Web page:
IVF linked to ovarian tumours

  • 27 October 2011
  • From the section Health
Injecting fertility drugs
Image caption Fertility drugs are used to force the ovaries to produce eggs

IVF has been linked to an increased risk of ovarian tumours in later life, according to a preliminary study.

Women given fertility drugs to produce eggs had more than triple the risk of an ovarian tumour that may turn cancerous, say Dutch researchers.

But the absolute risks are very low, they add.

A cancer charity said numbers involved in the study, published in the journal Human Reproduction, were too small to draw firm conclusions.

The study tracked more than 25,000 women attending IVF clinics in The Netherlands in the 80s and 90s.

Follow-up investigations revealed more cases than expected of ovarian tumours in women who had gone through IVF, which involves stimulating the ovaries to make eggs.

The biggest increase was in a type of growth, known as a borderline ovarian tumour, which can sometimes turn into cancer. It is less aggressive than other types of ovarian tumour, but requires surgery.

It normally affects around one in 1,000 women in the general population, but was found in about 3.5 in 1,000 women who had gone through IVF, say the researchers.

A smaller increase in other types of ovarian tumour was also found. Overall, ovarian cancer rates were twice as high among women who had gone through fertility treatment, the experts said.

Prof Flora van Leeuwen, a co-author of the study, told the BBC: "The absolute risk of these tumours is very low. But there is an increased risk of a borderline malignant tumour that needs surgery.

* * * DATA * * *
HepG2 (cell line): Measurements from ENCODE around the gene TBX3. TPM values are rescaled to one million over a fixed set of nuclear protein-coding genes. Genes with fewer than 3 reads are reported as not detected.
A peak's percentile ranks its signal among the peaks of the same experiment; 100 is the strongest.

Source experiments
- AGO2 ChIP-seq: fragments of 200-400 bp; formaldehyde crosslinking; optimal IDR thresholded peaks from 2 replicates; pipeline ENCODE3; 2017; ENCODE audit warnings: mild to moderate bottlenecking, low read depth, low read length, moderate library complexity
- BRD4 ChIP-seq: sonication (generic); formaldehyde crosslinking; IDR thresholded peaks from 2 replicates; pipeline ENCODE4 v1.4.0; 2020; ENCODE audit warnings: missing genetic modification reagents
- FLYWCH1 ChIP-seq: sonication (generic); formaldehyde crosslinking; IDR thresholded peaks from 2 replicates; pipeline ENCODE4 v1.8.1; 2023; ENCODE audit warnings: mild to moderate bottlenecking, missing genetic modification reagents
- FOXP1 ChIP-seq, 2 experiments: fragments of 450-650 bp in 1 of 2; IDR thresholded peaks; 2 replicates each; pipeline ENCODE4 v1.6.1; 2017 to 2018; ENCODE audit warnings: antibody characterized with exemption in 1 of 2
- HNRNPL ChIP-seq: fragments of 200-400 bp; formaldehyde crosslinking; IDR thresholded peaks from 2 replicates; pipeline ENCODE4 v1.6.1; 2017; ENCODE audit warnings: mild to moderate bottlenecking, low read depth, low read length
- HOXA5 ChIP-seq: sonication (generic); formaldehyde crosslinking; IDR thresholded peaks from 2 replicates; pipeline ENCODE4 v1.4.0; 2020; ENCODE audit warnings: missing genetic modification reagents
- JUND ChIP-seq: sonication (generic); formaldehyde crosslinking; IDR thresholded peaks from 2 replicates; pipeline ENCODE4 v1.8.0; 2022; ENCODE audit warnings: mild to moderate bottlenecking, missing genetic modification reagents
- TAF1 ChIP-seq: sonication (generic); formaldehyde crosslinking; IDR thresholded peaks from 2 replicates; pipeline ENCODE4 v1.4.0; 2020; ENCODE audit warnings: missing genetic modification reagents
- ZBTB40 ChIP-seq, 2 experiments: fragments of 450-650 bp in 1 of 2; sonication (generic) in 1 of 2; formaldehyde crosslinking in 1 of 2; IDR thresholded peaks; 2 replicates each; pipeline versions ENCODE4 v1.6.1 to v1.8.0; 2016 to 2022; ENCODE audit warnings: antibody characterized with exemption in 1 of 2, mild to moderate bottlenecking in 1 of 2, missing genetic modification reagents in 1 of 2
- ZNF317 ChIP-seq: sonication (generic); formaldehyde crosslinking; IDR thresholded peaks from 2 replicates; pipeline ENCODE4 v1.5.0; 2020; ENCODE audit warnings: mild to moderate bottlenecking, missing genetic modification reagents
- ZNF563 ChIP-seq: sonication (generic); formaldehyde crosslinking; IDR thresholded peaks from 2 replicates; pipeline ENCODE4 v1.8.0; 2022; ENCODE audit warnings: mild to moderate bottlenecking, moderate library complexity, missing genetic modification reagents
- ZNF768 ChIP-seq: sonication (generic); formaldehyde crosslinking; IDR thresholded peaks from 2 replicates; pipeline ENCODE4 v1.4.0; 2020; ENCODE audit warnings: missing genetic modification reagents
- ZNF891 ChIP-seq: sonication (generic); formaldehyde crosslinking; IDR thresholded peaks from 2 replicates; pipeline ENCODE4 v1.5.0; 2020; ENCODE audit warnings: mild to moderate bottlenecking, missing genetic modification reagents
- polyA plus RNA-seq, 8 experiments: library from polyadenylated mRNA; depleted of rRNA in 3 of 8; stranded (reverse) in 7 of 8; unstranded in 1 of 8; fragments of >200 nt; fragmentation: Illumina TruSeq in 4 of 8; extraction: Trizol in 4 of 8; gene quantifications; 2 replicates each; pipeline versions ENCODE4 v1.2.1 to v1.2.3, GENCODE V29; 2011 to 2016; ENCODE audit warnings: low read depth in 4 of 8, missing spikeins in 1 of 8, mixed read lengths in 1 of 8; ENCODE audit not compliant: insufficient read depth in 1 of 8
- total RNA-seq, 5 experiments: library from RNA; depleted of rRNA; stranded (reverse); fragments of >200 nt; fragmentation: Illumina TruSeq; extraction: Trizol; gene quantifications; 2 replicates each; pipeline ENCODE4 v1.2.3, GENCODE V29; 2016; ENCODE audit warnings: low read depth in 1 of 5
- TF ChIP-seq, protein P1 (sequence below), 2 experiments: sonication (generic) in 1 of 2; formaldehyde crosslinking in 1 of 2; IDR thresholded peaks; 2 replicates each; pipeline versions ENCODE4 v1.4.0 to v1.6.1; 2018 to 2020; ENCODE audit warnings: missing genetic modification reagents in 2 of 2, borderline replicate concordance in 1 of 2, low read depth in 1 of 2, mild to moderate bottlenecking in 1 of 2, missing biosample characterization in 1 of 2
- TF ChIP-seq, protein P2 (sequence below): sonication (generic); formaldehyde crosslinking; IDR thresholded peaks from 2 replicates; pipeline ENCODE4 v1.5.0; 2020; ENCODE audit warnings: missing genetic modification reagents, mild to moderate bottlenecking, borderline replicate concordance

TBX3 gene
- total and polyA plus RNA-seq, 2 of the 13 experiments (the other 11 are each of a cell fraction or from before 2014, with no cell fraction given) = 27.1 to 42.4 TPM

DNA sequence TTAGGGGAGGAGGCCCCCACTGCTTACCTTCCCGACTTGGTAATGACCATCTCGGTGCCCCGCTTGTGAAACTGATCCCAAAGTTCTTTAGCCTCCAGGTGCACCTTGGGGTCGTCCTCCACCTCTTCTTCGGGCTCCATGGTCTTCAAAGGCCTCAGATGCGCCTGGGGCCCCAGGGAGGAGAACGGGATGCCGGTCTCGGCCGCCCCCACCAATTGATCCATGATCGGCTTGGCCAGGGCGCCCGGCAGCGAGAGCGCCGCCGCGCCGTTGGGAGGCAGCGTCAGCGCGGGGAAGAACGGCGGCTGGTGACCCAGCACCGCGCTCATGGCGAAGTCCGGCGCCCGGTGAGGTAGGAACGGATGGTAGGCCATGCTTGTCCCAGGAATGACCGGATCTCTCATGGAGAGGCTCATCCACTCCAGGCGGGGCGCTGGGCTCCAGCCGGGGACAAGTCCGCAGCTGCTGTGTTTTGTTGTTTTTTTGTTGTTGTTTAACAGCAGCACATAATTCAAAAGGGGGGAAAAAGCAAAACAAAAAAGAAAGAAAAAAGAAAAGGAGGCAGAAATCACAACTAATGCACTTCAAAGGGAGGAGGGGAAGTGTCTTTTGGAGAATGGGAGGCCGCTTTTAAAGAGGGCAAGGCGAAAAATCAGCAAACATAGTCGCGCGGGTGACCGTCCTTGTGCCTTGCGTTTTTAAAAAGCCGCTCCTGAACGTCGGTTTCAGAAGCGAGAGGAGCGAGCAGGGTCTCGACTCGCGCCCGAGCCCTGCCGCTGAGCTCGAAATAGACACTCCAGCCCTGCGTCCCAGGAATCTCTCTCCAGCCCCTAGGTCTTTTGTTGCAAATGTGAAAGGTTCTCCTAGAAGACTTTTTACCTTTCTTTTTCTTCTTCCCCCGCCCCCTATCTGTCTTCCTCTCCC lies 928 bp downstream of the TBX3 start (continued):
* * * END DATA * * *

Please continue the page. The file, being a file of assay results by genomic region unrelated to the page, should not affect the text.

"Women should be informed about this but the risk should not be overstated."

Another co-author, Prof Curt Burger added: "The main message is that women who have had IVF shouldn't be alarmed. The incidence of ovarian cancer was extremely low."


Further research is planned to confirm the finding in a larger number of patients, and to look at whether some women are more at risk.

At present, the numbers involved are small. There were 61 women with ovarian tumours in the IVF treatment group; 31 had borderline ovarian tumours and 30 had ovarian cancer.

Commenting on the study, Prof Hani Gabra, of the Ovarian Cancer Action Research Centre at Imperial College London, said:

"Reassuringly, and in keeping with lots of previous research in this area, this study shows that the risks of invasive ovarian cancer are small in populations of patients receiving ovarian stimulation for IVF.

"Although this study shows that ovarian stimulation may increase the risk of much less aggressive borderline ovarian tumours, it underlines the fact that ovarian stimulation for IVF is not a major risk factor for invasive ovarian cancer."

Dr Claire Knight, senior health information officer at Cancer Research UK, said: "This interesting study suggests a possible link between ovarian stimulation for IVF and borderline ovarian tumours, but it certainly doesn't show that IVF causes invasive ovarian cancer.

"There were only a relatively small number of cases in this study, and the researchers didn't find that risk increased with the number of cycles a woman had, making conclusions hard to reach.

"Women can reduce their risk of ovarian cancer by being a non-smoker and keeping a healthy weight, and women who have taken the Pill or been pregnant are also at lower risk."

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